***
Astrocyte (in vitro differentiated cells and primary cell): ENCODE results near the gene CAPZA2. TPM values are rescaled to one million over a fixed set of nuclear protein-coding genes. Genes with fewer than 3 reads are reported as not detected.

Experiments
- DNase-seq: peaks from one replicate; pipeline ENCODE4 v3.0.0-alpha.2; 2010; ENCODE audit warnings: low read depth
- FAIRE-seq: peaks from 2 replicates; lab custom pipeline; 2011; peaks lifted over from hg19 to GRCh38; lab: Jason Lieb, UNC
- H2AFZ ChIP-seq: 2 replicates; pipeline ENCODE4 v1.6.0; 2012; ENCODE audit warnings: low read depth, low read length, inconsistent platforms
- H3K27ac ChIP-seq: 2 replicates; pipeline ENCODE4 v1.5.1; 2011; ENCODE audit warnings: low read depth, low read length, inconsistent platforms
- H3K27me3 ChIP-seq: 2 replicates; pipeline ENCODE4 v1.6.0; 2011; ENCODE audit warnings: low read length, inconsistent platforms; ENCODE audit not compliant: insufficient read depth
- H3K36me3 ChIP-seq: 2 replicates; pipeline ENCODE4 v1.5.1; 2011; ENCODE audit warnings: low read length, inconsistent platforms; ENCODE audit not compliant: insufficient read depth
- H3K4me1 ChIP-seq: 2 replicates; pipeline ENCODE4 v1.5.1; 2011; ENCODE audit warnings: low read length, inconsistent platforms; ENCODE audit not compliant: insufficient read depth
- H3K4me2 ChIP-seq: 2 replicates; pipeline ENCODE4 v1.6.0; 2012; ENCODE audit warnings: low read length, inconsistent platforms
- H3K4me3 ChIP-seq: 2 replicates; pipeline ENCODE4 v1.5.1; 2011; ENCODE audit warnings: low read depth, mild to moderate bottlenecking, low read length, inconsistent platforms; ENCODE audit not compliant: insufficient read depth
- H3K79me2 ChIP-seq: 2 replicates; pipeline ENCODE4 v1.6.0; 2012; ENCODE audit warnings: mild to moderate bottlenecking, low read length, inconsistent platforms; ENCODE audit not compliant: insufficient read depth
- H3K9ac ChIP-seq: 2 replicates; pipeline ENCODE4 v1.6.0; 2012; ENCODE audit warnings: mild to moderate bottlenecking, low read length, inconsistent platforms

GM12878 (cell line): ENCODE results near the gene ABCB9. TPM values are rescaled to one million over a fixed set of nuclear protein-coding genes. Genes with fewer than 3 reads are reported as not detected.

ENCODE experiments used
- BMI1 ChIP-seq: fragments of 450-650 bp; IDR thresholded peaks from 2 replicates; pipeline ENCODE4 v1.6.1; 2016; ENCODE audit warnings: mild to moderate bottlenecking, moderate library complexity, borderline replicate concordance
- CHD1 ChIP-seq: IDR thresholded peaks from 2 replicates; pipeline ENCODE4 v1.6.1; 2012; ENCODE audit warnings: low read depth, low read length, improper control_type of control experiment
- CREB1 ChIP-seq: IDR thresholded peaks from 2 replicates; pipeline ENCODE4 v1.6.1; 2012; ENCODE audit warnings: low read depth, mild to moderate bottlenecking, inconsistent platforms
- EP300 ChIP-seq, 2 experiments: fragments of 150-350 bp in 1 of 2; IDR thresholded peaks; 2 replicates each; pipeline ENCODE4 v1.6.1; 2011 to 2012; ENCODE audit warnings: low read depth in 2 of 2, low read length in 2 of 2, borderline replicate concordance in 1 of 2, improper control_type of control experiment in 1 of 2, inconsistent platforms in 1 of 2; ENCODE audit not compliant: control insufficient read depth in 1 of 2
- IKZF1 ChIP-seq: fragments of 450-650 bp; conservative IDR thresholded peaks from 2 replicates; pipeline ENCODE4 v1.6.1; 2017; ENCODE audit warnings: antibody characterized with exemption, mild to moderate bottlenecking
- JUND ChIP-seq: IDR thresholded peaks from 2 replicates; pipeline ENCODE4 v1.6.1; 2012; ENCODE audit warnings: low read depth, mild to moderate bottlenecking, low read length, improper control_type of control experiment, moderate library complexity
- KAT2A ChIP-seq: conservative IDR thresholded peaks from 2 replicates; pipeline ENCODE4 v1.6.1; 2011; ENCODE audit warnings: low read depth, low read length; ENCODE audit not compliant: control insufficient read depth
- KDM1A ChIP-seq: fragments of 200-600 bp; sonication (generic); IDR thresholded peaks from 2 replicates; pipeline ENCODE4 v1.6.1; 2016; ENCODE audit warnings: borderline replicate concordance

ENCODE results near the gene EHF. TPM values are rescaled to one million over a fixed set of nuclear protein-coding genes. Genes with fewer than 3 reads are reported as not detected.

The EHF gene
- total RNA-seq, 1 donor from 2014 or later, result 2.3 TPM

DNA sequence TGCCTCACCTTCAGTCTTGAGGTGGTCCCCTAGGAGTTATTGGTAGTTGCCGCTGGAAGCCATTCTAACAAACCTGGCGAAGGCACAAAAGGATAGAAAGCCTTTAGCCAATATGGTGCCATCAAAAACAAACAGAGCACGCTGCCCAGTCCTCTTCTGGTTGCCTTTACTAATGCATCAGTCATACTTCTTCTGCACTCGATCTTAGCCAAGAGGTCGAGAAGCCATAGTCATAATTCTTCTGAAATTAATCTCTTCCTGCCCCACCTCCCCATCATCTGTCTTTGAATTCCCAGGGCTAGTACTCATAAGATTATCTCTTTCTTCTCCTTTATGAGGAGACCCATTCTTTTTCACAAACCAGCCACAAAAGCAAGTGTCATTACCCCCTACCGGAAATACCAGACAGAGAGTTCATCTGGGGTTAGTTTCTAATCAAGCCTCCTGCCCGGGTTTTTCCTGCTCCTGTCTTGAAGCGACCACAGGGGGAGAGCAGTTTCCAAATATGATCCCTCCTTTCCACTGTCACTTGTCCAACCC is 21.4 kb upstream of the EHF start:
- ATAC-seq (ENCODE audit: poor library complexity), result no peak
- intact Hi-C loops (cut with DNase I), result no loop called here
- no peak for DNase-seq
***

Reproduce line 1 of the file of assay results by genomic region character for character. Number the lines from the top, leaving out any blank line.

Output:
Astrocyte (in vitro differentiated cells and primary cell): ENCODE results near the gene CAPZA2. TPM values are rescaled to one million over a fixed set of nuclear protein-coding genes. Genes with fewer than 3 reads are reported as not detected.